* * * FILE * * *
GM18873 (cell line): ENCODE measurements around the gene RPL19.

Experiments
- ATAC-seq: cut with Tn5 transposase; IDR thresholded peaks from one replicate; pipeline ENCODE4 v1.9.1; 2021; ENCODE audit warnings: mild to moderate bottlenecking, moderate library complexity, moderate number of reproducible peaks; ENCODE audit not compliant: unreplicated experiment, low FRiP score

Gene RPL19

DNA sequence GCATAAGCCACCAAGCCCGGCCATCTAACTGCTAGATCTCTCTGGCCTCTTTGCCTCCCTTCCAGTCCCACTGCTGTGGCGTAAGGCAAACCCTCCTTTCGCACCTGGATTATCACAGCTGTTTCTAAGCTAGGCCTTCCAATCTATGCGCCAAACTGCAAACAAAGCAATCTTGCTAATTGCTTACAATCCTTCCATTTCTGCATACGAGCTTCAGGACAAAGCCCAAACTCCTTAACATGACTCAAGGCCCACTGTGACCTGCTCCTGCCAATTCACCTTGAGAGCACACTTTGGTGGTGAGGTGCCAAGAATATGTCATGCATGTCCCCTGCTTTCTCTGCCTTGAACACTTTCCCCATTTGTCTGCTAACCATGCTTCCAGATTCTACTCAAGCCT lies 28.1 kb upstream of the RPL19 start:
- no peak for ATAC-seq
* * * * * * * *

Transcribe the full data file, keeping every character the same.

GM18873 (cell line): ENCODE measurements around the gene RPL19.

Experiments
- ATAC-seq: cut with Tn5 transposase; IDR thresholded peaks from one replicate; pipeline ENCODE4 v1.9.1; 2021; ENCODE audit warnings: mild to moderate bottlenecking, moderate library complexity, moderate number of reproducible peaks; ENCODE audit not compliant: unreplicated experiment, low FRiP score

Gene RPL19

DNA sequence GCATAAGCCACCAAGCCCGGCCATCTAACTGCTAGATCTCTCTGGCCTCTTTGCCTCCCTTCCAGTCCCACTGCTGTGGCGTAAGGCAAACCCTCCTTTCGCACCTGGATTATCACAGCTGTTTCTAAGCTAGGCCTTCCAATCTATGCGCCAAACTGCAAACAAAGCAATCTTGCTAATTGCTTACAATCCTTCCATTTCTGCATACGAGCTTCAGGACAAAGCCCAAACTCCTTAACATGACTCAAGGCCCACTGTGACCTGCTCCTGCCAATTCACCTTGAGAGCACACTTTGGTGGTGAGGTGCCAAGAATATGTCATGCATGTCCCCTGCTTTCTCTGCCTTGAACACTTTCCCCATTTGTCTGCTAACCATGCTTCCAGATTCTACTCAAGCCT lies 28.1 kb upstream of the RPL19 start:
- no peak for ATAC-seq